Challenger hops and a touch of roasted barley give soft but robust bitterness which mellows, and bucket loads of gorgeous Kentish Goldings hops are used for aroma after the boil which gives a classically British fresh, subtle, yet slightly spiced floral aroma.
Now, I'm very lucky and run a brewery on an estate with more history and stories than you can shake a proverbial stick at, so I am naming all my beers after Welbeck-y stuff. Racehorses were a huge doo for the 6th Duke of Portland in particular, and many of the buildings on the estate were built for the equestrian world; stables, a riding school etc. St. Simon was one of the most famous racehorses that ever there was, and it was owned by the Duke. I will be brewing a years series of special ales based on the racehorses at Welbeck which will lead up to the new exhibition at the Harley Gallery. If you follow Welbeck on Twitter and Facebook you'll learn about them as they pop up but I'll try and blog too.
Also, I was on the telly this Christmas! On ITV's Countrywise Kitchen, (yes, like actual channel 3) doing a spot of brewing. You'll also see some bits of Welbeck. You've got 18 days to watch it before it vanishes from ITV Player.... if you watch this you'll get the coffee bit...
Saturday, 16 July 2011
So far (fingers crossed!) the beers I've sent out have been a success.
'First Brew' which was a really grapefruity, lemony zesty pale at 4.3% went down very well indeed. We've bottled bucket loads of it, although we've added too much priming sugar to it so it's super fizzy like a lager. Although this isn't how bottled beers are meant to be, my lager-drinking consumers are saying it's lovely and they want loads of it. It is a lovely beer, although really very similar to what many microbrewers are producing so I'm reluctant to keep it as a core product - maybe just a special brew every so often.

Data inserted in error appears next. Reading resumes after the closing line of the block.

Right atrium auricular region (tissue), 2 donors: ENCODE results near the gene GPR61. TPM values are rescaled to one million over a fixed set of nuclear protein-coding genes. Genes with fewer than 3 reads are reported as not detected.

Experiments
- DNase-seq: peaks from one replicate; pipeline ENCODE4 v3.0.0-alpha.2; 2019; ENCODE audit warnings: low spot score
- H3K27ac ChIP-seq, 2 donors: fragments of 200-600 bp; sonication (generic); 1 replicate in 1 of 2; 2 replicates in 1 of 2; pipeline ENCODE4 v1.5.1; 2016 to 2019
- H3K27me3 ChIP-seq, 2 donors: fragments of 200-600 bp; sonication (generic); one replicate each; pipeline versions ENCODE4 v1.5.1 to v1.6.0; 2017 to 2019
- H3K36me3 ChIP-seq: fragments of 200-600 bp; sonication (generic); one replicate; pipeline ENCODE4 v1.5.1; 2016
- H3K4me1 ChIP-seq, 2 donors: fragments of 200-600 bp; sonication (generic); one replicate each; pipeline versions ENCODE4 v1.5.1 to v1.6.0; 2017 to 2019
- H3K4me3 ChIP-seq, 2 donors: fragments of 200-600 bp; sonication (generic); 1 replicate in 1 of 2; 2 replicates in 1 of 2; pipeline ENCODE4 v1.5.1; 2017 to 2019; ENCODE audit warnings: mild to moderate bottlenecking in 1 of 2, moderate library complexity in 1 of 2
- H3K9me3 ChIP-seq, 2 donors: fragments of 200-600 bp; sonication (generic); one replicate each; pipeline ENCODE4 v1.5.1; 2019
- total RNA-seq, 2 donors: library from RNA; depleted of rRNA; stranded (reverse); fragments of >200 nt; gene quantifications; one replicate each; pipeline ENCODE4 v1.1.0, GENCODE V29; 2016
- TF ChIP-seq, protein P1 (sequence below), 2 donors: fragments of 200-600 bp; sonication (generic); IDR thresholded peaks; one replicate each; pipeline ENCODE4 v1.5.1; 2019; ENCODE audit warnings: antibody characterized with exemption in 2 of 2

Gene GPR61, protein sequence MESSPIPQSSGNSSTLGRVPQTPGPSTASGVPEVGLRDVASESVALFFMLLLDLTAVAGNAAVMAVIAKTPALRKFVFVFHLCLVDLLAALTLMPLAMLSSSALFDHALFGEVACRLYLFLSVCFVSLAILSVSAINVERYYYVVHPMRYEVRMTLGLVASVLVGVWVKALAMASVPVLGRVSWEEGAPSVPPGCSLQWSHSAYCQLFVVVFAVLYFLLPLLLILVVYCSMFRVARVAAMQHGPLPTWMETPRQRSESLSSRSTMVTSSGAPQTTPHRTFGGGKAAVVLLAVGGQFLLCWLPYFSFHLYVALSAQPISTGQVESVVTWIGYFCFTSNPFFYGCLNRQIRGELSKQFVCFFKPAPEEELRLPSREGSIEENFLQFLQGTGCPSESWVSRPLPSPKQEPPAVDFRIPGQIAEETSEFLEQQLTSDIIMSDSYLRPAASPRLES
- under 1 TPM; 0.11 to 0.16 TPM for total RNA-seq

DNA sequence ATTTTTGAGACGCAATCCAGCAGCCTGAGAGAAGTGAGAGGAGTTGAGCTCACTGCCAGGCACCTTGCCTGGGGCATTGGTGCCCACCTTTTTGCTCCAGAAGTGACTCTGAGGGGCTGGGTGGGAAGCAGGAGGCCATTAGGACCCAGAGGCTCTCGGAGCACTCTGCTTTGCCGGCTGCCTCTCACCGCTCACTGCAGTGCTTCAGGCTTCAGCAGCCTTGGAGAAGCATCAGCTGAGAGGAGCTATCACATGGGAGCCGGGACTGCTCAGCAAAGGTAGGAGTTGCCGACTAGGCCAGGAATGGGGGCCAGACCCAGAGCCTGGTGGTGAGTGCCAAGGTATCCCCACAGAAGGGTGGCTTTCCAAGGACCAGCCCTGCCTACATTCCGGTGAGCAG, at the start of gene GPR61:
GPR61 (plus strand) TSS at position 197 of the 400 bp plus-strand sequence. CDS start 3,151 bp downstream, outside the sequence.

Henrietta is going down a storm, it's a very easy drinking pale which is well balanced. Good fresh hop aroma with a subtle bitterness, and a decent bit of body. It drinks like it's well over 4%, despite only being 3.6% - a good trick I think. Very pleased with that one, and it'll be a keeper. Not sure about a permanent name though. Henrietta? Henrietta Harley? Something totally different? Thoughts please.
Ernest George (4.2%) is also going really well, it's very different from your usual microbrewery ale. It's a very deep ruby bitter which has plenty of dark crystal, roasted, chocolate and black malts, and Challenger, Bramling Cross and Willamette hops. In my neck of the woods, this is going really really well because it's different. Not sure if the recipe could do with a little work but I probably need to sit and drink a couple of pints in a good pub to decide. Not having a brewery tap is a bit annoying. This one is the brew which got stuck and wouldn't ferment any further. With a little persuasion it got down to 1011 which was OK - meant it was very very lively though and not quite the right ABV. Second batch is now cooling and behaved much better!